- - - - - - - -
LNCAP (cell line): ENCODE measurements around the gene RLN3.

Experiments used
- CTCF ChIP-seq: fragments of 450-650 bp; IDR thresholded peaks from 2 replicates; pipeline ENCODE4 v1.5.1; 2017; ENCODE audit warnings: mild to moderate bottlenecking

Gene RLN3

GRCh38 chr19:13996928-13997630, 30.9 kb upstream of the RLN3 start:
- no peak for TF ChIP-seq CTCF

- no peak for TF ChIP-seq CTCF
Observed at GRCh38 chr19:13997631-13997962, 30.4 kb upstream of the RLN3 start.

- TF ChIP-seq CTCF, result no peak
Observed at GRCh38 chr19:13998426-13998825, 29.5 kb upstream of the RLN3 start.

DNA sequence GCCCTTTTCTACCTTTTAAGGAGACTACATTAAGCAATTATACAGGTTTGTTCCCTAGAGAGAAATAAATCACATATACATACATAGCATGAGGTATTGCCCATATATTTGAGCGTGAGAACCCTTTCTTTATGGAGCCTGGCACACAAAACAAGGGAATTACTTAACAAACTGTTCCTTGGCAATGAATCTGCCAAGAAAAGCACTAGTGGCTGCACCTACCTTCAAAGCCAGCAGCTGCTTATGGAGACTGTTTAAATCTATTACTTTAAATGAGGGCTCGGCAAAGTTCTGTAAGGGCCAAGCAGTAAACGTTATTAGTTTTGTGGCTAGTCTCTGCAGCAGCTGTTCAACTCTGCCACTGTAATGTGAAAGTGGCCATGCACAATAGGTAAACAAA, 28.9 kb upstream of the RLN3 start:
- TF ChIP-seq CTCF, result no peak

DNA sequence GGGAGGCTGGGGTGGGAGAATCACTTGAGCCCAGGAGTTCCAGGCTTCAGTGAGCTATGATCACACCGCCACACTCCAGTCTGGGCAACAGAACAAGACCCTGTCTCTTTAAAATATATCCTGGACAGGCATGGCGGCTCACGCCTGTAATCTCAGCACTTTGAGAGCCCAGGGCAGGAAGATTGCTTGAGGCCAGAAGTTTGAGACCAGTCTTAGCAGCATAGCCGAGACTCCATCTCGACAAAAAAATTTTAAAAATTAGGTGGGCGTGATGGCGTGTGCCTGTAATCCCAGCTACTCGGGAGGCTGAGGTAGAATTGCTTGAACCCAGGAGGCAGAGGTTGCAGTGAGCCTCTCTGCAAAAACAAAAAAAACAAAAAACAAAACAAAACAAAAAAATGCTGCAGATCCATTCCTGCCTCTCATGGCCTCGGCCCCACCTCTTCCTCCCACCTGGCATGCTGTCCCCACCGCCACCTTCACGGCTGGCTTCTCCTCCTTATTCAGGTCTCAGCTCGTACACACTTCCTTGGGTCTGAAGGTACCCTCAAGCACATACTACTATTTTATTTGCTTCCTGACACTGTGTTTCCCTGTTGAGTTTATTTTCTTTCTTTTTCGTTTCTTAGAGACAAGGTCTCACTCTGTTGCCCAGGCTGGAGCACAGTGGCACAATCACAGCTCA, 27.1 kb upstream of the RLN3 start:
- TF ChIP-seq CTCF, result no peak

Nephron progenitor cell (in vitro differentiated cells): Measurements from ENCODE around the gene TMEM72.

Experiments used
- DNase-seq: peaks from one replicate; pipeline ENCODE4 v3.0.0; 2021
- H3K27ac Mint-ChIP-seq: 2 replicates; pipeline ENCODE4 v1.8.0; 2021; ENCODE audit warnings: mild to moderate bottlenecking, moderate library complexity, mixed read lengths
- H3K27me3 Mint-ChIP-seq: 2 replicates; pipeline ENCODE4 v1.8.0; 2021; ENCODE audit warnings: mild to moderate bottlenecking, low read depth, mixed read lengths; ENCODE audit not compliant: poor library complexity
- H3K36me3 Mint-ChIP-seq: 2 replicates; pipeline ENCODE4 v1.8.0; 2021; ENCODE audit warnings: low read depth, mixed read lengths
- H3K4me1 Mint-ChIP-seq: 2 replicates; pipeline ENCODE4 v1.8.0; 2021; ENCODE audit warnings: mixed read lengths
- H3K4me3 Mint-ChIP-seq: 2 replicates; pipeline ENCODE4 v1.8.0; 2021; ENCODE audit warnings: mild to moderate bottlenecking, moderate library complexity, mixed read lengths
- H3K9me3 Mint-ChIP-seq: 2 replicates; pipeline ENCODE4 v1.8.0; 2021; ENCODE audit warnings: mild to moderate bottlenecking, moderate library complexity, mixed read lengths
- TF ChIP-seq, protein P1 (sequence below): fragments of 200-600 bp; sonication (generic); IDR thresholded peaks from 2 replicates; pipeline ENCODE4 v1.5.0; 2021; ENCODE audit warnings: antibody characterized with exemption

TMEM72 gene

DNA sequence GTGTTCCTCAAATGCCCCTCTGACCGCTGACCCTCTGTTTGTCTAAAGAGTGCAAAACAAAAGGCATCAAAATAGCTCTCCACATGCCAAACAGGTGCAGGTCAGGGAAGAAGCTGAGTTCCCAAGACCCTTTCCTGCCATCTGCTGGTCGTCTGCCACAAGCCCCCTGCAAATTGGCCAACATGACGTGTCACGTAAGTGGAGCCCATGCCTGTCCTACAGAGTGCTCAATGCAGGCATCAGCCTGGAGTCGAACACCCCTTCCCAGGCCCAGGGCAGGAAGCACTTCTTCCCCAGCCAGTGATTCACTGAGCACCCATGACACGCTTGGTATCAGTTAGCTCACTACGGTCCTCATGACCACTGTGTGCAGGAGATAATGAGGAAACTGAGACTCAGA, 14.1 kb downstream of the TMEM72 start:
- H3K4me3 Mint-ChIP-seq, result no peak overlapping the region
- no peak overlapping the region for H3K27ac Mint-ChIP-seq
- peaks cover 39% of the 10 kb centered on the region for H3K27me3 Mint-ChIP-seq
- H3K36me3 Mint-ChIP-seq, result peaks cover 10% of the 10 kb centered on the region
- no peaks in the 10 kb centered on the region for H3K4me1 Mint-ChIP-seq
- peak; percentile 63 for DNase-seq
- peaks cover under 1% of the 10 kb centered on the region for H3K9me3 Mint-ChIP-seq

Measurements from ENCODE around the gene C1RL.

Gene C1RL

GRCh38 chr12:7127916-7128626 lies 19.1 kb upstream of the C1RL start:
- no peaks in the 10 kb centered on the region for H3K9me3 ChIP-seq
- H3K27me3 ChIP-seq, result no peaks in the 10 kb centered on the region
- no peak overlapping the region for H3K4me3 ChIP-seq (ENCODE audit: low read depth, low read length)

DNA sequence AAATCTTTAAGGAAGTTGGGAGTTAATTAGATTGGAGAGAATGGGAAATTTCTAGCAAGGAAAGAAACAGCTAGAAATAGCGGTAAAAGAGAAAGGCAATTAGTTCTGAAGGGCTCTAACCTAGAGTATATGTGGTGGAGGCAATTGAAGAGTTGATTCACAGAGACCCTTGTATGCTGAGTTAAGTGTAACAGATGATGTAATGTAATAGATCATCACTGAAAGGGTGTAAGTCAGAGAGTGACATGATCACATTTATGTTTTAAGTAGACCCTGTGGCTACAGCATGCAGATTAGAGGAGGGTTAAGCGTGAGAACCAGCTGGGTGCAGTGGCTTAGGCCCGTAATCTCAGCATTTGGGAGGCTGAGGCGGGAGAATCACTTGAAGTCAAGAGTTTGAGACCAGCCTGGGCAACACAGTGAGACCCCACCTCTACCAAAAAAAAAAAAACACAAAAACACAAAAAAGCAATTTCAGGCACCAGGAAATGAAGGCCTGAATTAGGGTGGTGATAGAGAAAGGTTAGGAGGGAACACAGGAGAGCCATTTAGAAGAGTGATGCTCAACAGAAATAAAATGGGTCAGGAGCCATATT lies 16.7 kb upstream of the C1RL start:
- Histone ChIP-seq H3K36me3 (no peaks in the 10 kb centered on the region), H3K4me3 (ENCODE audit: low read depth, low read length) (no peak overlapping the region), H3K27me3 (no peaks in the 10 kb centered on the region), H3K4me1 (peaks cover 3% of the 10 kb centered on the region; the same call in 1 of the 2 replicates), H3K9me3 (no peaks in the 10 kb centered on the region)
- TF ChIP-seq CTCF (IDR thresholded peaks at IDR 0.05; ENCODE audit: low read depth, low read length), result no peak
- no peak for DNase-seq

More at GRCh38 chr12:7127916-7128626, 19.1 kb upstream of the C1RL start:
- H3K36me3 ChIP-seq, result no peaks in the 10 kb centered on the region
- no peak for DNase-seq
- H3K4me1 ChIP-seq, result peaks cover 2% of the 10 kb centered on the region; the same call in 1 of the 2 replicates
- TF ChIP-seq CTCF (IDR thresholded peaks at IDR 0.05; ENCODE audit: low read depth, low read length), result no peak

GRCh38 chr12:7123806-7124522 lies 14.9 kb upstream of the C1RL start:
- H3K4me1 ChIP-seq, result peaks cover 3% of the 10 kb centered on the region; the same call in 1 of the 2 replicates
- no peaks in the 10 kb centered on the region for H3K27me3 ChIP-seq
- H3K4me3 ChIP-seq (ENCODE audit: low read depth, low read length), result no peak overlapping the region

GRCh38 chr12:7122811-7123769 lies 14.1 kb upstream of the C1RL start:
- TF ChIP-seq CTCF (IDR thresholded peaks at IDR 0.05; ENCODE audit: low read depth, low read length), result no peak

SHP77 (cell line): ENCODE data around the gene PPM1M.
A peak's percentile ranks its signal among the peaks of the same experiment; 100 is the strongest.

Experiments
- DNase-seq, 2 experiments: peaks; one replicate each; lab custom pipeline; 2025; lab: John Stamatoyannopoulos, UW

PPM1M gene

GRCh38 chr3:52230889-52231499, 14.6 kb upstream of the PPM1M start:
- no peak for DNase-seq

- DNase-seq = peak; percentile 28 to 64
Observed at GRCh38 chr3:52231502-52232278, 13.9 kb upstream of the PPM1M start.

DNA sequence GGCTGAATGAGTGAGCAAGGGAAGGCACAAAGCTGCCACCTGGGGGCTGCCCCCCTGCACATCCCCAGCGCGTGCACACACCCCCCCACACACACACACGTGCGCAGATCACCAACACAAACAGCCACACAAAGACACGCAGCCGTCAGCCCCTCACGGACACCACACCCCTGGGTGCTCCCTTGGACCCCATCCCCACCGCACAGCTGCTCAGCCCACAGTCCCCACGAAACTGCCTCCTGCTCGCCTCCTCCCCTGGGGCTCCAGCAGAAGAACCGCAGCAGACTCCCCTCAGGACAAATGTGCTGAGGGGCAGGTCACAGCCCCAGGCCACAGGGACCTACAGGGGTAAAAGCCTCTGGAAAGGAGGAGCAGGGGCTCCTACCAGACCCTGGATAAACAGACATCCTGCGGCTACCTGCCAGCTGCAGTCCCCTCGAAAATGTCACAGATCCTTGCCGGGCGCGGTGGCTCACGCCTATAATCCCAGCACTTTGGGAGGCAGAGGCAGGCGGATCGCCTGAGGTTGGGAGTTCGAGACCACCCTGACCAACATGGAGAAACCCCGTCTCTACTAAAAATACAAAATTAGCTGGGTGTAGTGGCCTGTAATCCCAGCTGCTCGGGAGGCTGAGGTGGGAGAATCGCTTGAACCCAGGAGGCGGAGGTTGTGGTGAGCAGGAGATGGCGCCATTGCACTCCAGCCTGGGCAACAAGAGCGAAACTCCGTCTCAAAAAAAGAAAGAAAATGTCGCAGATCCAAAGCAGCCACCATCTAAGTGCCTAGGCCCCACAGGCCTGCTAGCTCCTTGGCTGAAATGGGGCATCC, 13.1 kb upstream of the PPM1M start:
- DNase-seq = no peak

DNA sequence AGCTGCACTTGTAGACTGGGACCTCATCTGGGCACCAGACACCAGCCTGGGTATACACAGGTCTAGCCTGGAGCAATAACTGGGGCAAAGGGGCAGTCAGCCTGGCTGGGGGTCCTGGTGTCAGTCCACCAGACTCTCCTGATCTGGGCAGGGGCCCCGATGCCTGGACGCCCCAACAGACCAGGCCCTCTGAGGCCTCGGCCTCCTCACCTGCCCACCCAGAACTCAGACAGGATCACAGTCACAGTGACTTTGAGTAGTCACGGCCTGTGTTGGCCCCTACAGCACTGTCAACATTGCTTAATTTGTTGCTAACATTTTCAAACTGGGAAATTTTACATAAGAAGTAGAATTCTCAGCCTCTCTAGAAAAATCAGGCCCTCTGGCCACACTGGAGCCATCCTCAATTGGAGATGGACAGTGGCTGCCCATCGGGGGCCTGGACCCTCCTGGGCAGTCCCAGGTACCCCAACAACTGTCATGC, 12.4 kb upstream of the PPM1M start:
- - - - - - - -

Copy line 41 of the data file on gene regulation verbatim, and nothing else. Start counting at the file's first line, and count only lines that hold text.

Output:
- Histone ChIP-seq H3K36me3 (no peaks in the 10 kb centered on the region), H3K4me3 (ENCODE audit: low read depth, low read length) (no peak overlapping the region), H3K27me3 (no peaks in the 10 kb centered on the region), H3K4me1 (peaks cover 3% of the 10 kb centered on the region; the same call in 1 of the 2 replicates), H3K9me3 (no peaks in the 10 kb centered on the region)